Hermit Bars

Hermit CookiesStaying true to its name, The back page of each month’s Cook’s Illustrated displays drawings of a specific variety of culinary ingredient such as Gulf Coast fish (March/April 2014) , types of pears (Sept/Oct 2014) or an array of classic tapas (July/Aug 2015). This month’s illustration is “classic American cookies.” I scan the line-up and check off the usual suspects– chocolate chip – yep, peanut butter – made them, oatmeal raisin – of course, snickerdoodles – baked my first batch at 12.   They took liberty with some – is chocolate sandwich truly an American classic (outside of the store bought Oreo variety). Then one lumpy, Cliff-bar looking cookie catches my eye – hermit. Whaaaa??? What the hell is that? I’ve never heard of a hermit cookie. Where could this hermit have been hiding all these years? A bit of cookie wiki and I soon learn they came from the New England area and, although ingredients differ, seem to be a chewy, heavily spiced cookie- bar (usually) or drop – with any combination of raisins, currants, dates and walnuts.

What have I been missing? Well, a lot. We’ll see these again around Christmas time. Oh yum.

Hermit Cookies
Adapted from King Arthur Flour

1 cup Butter, melted
1 cup Granulated sugar
1 Egg (large)
½ t. cinnamon
½ t. nutmeg
½ t. Ginger
½ t. Cloves (scant)
½ t. Salt
1 t. Baking soda
3 cups All Purpose Flour
½ c. Molasses
1 cup Raisins, softened in hot water
1 cup Walnuts, toasted and chopped
3 T. Demerara sugar

Preheat oven to 350 degrees. Lightly grease a 13×9” pan.

In a large bowl, beat together sugar and butter until smooth. Beat in egg, spices, salt and baking soda. Gently stir in flour then add the molasses and beat until fully incorporated. Stir in the raisins and nuts.

Pat dough evenly into pan and sprinkle with demerara sugar. Bake for 20-25 minutes until just set. Do not over-bake. You want the final bars to be chewy. Cool completely before cutting.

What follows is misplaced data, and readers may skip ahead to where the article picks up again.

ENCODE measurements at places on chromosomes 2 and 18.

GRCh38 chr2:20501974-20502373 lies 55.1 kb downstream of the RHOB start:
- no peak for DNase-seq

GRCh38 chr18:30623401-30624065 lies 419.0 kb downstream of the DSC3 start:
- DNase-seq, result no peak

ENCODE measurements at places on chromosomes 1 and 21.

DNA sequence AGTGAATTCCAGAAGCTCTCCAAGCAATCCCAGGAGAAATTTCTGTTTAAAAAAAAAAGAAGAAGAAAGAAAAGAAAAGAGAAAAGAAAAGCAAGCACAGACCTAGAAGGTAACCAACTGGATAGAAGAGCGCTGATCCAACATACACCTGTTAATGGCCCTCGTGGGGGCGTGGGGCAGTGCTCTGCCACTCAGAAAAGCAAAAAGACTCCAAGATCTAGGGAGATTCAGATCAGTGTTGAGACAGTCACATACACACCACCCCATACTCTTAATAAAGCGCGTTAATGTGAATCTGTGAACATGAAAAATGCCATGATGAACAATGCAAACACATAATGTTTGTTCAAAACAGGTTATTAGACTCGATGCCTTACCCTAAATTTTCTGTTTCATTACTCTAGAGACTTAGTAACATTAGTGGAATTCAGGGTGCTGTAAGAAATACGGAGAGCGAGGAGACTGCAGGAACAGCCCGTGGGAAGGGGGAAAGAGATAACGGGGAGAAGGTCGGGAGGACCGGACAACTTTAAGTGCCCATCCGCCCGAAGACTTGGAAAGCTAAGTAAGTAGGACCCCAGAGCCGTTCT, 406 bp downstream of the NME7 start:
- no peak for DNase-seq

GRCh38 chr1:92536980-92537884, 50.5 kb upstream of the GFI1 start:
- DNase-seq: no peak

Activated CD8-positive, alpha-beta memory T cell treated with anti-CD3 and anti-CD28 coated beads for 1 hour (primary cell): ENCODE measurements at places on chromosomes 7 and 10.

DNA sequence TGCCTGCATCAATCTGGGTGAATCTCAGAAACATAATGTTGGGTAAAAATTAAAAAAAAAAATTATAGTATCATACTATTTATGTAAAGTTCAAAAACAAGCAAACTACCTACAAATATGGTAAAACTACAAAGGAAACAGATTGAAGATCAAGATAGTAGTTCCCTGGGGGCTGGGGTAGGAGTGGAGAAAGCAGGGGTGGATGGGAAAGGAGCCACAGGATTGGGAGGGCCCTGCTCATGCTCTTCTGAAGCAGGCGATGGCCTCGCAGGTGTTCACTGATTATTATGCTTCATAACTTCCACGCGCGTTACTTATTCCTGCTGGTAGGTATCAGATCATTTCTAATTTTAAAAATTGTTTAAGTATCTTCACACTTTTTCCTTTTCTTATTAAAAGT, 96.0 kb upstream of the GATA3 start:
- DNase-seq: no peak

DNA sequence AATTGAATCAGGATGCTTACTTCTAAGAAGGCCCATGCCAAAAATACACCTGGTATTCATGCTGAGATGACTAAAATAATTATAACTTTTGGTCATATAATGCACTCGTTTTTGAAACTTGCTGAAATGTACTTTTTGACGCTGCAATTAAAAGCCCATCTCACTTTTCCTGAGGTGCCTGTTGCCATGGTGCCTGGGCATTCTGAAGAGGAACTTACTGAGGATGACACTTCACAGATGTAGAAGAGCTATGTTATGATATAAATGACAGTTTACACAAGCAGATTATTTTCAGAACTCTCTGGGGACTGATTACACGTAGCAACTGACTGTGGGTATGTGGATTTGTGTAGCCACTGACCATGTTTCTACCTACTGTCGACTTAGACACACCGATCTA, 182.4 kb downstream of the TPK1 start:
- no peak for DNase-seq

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The Happy Maker

Cremasse - Let the festivities begin

Cremasse – Let the festivities begin

In the early 1990’s, my recipe for mulled wine, quickly dubbed ‘moldy wine’ by my brother, became a Christmas Eve tradition. This was soon followed by a recipe in 1992 for hot butter rum, nicknamed hot bubba, made with a vanilla ice cream base. For the next 20 years, tradition necessitated a mug of moldy wine before appetizers followed by hot bubba after dinner with the cookie tray.

Last year, the firm where I work produced a “Holiday Cheer Guide” of employee family recipes. After hastily skimming the guide, it was headed for the trash – no need for for Aunt Edna’s fudge recipe or Mom’s secret ambrosia salad – when I happened upon a coworker’s recipe for Cremasse, a traditional celebratory beverage from Haiti. This was something I wanted to taste!

Within one evening, Cremasse (a.k.a. The Happy Maker) has usurped both hot bubba and moldy wine as our festive holiday cocktail of choice. At first sip, I knew this was no sissy’s drink and must be consumed slowly and judiciously, but surprisingly (or maybe not so surprising), the carafe was entirely drained within a few hours.

Cremasse – The Happy Maker

1 L.         dark or spiced rum**
2 c.         sugar
¼ c.        water
3              cinnamon sticks
14 oz.    sweetened condensed milk
12 oz.    evaporated milk
15 oz.    cream of coconut
2 T.         vanilla extract
1 T.         almond extract
1 t.          ground nutmeg
1 t.          ground cinnamon
1 t.          salt
Zest of two limes

Combine sugar, cinnamon sticks and water in a saucepan and place on low heat. Allow sugar to fully dissolve and make a simple syrup. Remove from heat and cool.

Whisk rum into cooled syrup. Combine condensed milk, evaporated milk and coconut cream. Vigorously whisk milk mixture into rum in a steady stream to avoid curdling. Add extracts, spices, and zest. Set aside of two hours to allow flavors to meld. Strain through a fine mesh sieve. Pour into glasses, garnish with nutmeg and serve. Cremasse can be served cold or room temperature – I prefer it cold.

**dark rum allowed the almond to come through while spiced complimented the cinnamon and nutmeg

Time for sleep

Time for sleep

Gibassier

 

Gibassier

Gibassier

As kids, our family Christmas tradition included a morning of Ray Conniff, hot cocoa and Sister S’s home-baked pastries. As we grew into adults, parents needing more care and family members moving away to begin their own traditions, homemade pastries had given way to purchased Viktor Benes Danishes, and our hot cocoa into mochas.

Last year, Sister S and I escaped the holidays by traveling to Portland. We spent our time devouring the city’s famous foodstuffs. During our culinary adventures, I discovered a breakfast bread at Pearl Bakery called gibassier. While I devoured the knots of yeast bread in mere seconds, their sugar-crusted memory lingered with me throughout the year. My first attempt baking them happened soon after our visit – January 3rd – but I quickly realized that making these tasty treats too often would result in the ballooning of my waistline. For the remainder of 2014, gibassier stayed just a memory.